- Key Excerpts
- VIE Structure
- VIE Risks
- VIE Revenue
Key excerpts from filing(s) - related to VIEs
PRC law currently limits foreign ownership of companies that provide internet content services in China up to 50%. Foreign and wholly foreign-owned enterprises are currently restricted from providing other internet information services, such as internet advertising and financing. Our wholly foreign-owned PRC subsidiaries are currently not eligible to apply for the required licenses for providing internet content services in China.
As such, we conduct our business through contractual arrangements with our variable interest entities (including their subsidiaries) in China, including Beijing Bitauto Information Technology Company Limited, or BBIT, Beijing C&I Advertising Company Limited, or CIG, and Beijing Yixin Information Technology Company Limited, or Beijing Yixin. Each of the variable interest entities is currently owned by shareholders who are PRC citizens or PRC entities and the relevant variable interest entities hold the requisite licenses or permits to provide internet content or advertising services in China.
We rely on and expect to continue to rely on contractual arrangements with our variable interest entities in China and their respective shareholders to operate our internet content and advertising services business.
Our variable interest entities contributed RMB2.61 billion, RMB4.15 billion and RMB4.39 billion (US$632.2 million), representing 99.6%, 97.6% and 76.0%, respectively, of our total revenues in 2014, 2015 and 2016.
Conflicts of interest may arise between the dual roles of those individuals who are both minority shareholders, directors and executive officers of our company and shareholders of our variable interest entities.
For example, Mr. Bin Li, our chairman of the board of directors and chief executive officer, and Mr. Weihai Qu, our senior vice president are the shareholders of some of our variable interest entities including BBIT and CIG. For these directors and executive officers, their fiduciary duties toward our company under Cayman law—to act honestly, in good faith and with a view to our best interests—may conflict with their roles in our variable interest entities, as what is in the best interest of our variable interest entities may not be in the best interests of our company. In comparison, Mr. Li and Mr. Qu each only hold a minority interest in us.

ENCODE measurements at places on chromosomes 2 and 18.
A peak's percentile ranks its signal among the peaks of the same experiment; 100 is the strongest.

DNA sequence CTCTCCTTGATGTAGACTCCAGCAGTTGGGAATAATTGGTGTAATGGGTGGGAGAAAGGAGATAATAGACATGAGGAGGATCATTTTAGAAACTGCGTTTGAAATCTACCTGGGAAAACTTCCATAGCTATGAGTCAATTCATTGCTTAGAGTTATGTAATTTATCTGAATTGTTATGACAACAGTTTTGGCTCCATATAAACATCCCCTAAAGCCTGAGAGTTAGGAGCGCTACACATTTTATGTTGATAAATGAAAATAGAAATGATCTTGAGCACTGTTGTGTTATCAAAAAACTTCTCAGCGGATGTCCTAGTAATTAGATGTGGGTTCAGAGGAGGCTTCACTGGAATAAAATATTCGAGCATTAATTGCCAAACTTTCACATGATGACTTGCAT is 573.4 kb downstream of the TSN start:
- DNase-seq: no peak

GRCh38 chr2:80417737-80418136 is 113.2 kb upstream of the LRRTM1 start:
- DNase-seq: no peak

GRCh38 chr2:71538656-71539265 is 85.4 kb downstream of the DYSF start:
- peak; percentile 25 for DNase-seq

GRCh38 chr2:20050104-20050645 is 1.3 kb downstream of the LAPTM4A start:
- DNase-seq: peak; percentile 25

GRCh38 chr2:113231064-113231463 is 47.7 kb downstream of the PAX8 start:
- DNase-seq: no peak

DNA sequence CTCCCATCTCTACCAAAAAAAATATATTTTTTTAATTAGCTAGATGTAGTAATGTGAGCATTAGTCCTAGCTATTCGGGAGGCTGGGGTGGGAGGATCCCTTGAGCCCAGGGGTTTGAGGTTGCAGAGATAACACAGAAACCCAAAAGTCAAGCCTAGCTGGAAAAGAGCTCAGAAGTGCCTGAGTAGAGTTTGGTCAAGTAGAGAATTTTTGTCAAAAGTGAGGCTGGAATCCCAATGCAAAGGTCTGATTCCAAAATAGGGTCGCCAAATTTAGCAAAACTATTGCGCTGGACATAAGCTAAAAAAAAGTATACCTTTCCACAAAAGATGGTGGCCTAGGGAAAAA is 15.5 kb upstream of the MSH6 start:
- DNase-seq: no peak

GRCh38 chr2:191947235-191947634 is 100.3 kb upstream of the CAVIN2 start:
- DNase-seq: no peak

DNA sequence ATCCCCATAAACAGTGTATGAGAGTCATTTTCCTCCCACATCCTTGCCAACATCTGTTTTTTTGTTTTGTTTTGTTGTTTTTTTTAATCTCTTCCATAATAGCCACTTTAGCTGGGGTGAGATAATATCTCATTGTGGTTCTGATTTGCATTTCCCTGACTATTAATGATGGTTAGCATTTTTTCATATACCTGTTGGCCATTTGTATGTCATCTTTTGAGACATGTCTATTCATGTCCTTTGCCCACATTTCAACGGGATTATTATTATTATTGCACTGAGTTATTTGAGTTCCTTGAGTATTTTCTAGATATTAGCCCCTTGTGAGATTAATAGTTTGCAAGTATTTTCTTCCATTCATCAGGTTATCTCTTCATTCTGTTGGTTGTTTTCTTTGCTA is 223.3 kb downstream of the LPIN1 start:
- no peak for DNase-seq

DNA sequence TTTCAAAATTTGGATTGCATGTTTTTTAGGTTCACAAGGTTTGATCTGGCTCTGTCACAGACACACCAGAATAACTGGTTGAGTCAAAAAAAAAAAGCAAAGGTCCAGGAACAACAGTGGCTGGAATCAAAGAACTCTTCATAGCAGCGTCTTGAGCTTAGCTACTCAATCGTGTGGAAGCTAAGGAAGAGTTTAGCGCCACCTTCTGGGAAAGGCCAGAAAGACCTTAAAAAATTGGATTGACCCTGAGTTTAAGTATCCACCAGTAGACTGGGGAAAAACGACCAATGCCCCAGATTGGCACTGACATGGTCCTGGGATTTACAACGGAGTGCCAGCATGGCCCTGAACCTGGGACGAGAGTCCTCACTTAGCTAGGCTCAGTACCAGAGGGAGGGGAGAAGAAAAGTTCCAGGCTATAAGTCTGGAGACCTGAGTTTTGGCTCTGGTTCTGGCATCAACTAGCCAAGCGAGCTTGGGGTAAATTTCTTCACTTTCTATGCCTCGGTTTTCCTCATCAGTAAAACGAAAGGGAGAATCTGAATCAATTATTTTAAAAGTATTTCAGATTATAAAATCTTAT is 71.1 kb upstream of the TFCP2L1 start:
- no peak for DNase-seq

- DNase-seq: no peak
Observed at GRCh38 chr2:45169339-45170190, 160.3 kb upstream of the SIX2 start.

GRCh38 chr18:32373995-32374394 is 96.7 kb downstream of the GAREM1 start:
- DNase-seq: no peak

Risks identified in filing(s) - related to VIEs
If the PRC government finds that the agreements that establish the structure for operating our businesses in China do not comply with applicable PRC governmental restrictions on foreign investment in internet content and marketing services, or if these regulations or the interpretation of existing regulations change in the future, we could be subject to severe penalties or be forced to relinquish our interests in those operations.
We rely on contractual arrangements with our variable interest entities in China, and their shareholders, for our business operations, which may not be as effective in providing operational control or enabling us to derive economic benefits as through ownership of controlling equity interest.
Our ability to enforce the share pledge agreements between us and the variable interest entities' shareholders may be subject to limitations based on PRC laws and regulations.
The shareholders of our variable interest entities may have potential conflicts of interest with us, which may materially and adversely affect our business and financial condition.
Contractual arrangements with the variable interest entities may be subject to scrutiny by the PRC tax authorities and may result in a finding that we and the variable interest entities owe additional taxes or are ineligible for tax exemption, or both, which could substantially increase our taxes owed and thereby reduce our net income.
We may have exposure to greater than anticipated tax liabilities.
We may rely on dividends and other distributions on equity paid by our wholly owned subsidiaries to fund any cash and financing requirements we may have, and any limitation on the ability of our subsidiaries to pay dividends to us could have a material adverse effect on our ability to conduct our business.
If our PRC subsidiaries or variable interest entities become the subject of a bankruptcy or liquidation proceeding, we may lose the ability to use and enjoy substantially all of our assets, which could reduce the size of our operations and materially and adversely affect our business, ability to generate revenues and the market price of our ADSs.
Substantial uncertainties exist with respect to the enactment timetable, interpretation and implementation of the draft PRC Foreign Investment Law and how it may impact the viability of our current corporate structure, corporate governance and business operations.
||Contribution of VIEs %
|RMB (in millions)
Ownership and Voting power details
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